Hostel-to-hostel hiking is becoming increasingly popular in the United States – here’s where to try it
Walking is one of the best ways to explore a new place. This slower pace and perspective on the pitch can make it easier to appreciate a new environment, taking note of the easily missed sights, scents, sounds and textures in a faster clip.
In Europe, many indulge in this style of travel with multi-day long-distance walking vacations, as they are called, that involve full-day treks, from a night hostel to an overnight stay. other. Thanks to the luggage transportation provided by tour operators and guiding services, the bags are already in hostels when guests arrive each night, ready for a hot shower and a comfortable bed. extra layers.
And now these hostel-to-hostel hikes have started popping up in the United States. While there aren’t as many options, the routes that do exist offer a chance to slow down, get out and explore the various terrains of the country. Below are some of our favorite European-style hostel-to-hostel hiking routes in the United States.
With its lush forests, snow-capped peaks, icy blue alpine lakes and abundant elk herds, Rocky Mountain National Park offers a typical Colorado getaway. Explore the 415 square mile park on foot, then retreat to comfortable private cabins or lodge rooms each night with a hostel-to-hostel hike organized by Footpaths of the World. Although the hike is self-guided, meaning groups walk on their own and at their own pace, owners David and Phebe Novic do all of the heavy lifting to make sure the trip is a success. The Novics, who have hiked all over Europe and Nepal and also own the Warming House outdoor retail store in Estes Park, offer baggage transport, packed lunches, maps and waypoints. GPS, hiking poles and breakfast each morning.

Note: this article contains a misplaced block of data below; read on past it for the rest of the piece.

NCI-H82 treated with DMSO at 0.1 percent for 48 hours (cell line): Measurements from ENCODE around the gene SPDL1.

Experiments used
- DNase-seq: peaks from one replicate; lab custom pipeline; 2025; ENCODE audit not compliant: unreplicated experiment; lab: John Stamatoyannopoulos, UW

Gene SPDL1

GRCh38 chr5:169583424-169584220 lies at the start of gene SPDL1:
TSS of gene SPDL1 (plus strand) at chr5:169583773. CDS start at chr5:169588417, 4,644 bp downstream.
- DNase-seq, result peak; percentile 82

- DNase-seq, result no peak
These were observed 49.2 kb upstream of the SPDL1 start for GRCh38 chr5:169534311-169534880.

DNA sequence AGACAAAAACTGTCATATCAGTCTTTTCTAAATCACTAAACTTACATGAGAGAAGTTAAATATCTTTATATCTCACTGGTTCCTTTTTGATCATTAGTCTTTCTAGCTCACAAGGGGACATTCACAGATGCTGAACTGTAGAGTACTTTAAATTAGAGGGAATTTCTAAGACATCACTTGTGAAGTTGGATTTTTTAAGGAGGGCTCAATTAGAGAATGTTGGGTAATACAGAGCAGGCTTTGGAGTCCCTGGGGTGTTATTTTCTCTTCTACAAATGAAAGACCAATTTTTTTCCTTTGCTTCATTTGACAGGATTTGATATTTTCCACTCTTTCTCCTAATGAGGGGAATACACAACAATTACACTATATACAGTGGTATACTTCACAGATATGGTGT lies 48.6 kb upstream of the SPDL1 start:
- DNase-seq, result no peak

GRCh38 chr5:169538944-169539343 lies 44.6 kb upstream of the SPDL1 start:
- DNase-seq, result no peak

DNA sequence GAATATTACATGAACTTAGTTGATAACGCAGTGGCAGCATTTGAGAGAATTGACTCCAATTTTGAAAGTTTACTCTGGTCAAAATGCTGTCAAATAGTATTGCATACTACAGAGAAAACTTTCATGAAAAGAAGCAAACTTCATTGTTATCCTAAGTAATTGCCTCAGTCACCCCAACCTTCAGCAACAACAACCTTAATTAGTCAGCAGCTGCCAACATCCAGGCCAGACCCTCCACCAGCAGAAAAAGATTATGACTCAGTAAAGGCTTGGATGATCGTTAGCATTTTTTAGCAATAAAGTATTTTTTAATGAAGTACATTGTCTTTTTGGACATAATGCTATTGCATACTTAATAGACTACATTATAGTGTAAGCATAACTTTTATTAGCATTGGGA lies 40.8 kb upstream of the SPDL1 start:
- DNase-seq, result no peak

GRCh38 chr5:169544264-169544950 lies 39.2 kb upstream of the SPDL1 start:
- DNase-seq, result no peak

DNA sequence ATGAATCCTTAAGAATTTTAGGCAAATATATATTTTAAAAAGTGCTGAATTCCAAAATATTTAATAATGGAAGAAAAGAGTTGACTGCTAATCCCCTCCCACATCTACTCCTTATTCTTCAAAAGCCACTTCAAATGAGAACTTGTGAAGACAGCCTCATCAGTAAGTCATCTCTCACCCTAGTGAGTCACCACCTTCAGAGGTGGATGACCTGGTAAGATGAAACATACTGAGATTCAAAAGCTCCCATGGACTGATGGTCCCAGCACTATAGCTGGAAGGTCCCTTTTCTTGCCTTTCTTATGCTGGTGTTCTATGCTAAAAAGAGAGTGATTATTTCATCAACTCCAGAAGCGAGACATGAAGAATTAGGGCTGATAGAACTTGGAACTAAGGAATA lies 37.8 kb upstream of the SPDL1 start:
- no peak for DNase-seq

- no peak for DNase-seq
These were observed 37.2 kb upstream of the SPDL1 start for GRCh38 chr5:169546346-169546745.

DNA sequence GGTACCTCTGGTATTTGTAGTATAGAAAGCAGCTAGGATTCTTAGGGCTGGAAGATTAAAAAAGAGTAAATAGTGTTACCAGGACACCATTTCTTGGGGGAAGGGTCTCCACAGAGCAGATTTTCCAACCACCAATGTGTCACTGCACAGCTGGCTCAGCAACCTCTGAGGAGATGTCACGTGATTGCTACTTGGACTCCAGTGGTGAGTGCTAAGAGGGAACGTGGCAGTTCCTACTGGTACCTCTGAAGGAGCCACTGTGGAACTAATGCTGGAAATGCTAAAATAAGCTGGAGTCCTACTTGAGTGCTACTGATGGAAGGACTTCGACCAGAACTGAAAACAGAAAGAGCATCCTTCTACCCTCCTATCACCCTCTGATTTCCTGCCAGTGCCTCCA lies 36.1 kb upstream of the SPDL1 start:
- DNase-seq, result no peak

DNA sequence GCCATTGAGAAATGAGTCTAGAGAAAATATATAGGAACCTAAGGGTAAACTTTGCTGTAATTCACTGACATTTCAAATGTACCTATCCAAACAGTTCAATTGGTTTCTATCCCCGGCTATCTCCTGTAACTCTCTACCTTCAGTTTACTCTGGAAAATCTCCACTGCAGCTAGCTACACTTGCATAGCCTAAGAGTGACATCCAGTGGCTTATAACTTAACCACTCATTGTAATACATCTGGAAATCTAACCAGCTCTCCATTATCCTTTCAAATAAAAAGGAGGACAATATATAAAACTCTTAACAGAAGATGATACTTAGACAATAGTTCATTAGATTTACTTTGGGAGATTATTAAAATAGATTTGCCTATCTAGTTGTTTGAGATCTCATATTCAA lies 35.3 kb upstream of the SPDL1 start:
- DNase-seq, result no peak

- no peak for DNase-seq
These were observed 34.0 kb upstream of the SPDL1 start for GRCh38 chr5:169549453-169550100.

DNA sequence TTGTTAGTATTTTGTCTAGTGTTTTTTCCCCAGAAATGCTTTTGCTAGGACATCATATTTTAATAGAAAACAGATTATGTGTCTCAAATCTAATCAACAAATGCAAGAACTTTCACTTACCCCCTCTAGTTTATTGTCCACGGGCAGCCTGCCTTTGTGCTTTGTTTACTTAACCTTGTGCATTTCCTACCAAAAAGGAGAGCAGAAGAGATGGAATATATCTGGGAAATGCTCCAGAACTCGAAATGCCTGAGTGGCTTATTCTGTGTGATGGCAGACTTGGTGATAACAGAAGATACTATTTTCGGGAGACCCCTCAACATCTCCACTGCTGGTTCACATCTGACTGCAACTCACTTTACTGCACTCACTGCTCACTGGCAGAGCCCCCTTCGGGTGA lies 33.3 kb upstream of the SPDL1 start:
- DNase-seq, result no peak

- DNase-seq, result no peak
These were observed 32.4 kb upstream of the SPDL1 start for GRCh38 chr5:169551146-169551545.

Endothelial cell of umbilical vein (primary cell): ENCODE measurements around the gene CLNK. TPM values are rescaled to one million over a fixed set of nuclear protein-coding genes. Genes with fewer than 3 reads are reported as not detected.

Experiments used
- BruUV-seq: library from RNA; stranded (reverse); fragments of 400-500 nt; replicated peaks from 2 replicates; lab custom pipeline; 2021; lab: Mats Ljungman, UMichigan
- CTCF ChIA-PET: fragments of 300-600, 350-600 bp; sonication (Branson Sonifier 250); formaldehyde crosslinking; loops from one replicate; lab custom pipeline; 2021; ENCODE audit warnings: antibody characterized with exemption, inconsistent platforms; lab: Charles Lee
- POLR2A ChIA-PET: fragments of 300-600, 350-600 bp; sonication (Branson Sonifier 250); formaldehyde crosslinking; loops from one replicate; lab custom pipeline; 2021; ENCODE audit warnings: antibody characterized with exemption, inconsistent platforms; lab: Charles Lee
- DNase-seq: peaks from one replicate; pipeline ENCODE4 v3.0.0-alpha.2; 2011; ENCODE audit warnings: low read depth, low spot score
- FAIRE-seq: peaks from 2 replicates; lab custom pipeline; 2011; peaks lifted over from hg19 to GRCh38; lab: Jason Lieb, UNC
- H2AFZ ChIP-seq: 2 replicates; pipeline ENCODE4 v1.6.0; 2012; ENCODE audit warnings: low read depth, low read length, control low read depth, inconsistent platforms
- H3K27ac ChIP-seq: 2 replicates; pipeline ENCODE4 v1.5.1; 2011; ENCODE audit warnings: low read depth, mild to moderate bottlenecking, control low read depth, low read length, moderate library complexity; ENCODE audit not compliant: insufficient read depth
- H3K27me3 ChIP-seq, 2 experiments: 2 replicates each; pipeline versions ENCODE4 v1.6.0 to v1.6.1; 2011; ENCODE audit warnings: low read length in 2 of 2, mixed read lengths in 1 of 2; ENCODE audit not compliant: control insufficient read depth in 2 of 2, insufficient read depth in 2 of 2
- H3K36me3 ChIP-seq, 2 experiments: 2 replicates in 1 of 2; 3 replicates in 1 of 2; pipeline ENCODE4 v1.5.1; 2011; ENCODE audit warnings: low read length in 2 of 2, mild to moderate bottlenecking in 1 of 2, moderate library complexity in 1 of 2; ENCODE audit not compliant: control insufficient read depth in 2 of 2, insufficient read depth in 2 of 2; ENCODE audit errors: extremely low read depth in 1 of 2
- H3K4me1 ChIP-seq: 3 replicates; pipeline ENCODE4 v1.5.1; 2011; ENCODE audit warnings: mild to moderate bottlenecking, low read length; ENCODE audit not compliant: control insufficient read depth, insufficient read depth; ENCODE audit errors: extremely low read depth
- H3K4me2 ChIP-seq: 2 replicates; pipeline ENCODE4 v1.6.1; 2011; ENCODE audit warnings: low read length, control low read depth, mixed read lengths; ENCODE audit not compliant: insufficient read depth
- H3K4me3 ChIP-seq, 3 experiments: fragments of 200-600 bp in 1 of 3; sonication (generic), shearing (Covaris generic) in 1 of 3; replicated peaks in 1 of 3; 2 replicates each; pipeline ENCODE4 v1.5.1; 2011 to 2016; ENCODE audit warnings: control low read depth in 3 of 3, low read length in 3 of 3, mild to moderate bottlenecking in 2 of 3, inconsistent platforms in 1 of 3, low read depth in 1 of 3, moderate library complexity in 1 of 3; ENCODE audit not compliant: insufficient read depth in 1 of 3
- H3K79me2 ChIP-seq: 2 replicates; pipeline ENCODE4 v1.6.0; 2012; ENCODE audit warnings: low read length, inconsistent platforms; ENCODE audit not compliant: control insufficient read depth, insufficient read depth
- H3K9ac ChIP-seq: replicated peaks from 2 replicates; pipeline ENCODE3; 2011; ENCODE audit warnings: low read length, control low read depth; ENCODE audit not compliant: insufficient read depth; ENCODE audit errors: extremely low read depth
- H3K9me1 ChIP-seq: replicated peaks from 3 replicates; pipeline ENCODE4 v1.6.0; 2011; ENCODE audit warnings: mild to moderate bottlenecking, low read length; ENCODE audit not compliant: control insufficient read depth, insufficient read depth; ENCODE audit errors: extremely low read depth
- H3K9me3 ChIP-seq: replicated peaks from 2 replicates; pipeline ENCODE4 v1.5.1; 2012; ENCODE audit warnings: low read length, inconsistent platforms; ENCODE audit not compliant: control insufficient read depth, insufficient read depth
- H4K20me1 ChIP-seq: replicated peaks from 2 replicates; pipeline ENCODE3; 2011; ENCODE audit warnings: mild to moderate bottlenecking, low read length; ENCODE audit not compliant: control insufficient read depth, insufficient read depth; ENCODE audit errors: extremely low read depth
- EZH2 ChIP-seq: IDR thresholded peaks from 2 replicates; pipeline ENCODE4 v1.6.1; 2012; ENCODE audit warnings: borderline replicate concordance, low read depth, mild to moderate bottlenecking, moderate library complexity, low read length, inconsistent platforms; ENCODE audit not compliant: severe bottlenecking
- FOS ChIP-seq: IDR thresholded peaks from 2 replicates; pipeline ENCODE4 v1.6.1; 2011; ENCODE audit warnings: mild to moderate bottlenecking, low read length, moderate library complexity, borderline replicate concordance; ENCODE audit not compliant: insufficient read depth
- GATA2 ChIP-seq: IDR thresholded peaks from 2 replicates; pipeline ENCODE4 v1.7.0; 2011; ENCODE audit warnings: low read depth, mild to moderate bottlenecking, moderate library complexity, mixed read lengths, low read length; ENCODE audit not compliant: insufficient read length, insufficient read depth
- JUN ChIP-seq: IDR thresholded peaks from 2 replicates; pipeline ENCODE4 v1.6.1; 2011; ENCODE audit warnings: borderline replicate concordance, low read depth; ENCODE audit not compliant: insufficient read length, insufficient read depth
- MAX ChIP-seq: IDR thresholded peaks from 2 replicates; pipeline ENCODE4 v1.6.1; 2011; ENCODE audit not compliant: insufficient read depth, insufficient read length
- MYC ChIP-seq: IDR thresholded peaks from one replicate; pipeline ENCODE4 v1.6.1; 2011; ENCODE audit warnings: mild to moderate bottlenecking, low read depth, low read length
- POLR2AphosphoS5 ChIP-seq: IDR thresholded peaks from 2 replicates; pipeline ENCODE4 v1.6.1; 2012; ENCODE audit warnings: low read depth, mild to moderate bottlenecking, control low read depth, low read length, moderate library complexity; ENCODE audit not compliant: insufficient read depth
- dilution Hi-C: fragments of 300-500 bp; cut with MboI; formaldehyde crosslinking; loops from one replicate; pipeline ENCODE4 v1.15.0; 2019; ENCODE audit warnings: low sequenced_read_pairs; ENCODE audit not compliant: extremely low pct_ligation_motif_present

Trips range from three to six nights, with each hiking day covering seven to 11 miles of the Walter Tishma Way, a 42-mile route named after a deceased Bosnian man who moved to the United States after WWII and is fell in love with the local mountains, especially those in Rocky Mountain National Park (he climbed Longs Peak, the park’s tallest mountain, more than 100 times, according to the Novics). Inns along the trail include an intimate guesthouse, several historic lodges, and simple motel-style accommodations. While walking, hikers can expect to encounter waterfalls, alpine meadows, and scenic scenic views of the Rockies (plus, if they’re lucky, wildlife at a safe distance).
The Rogue River begins in the Cascades and winds 215 miles through southern Oregon before finally emptying into the Pacific Ocean. Rustic lodges and a century-old mining supply trail along the river banks make this the perfect location for a European-style lodge-to-lodge hike with a twist: hikers’ luggage is stowed in waterproof bags and transported by river raft. As an added bonus, travelers can still float with their luggage if they need a break from walking.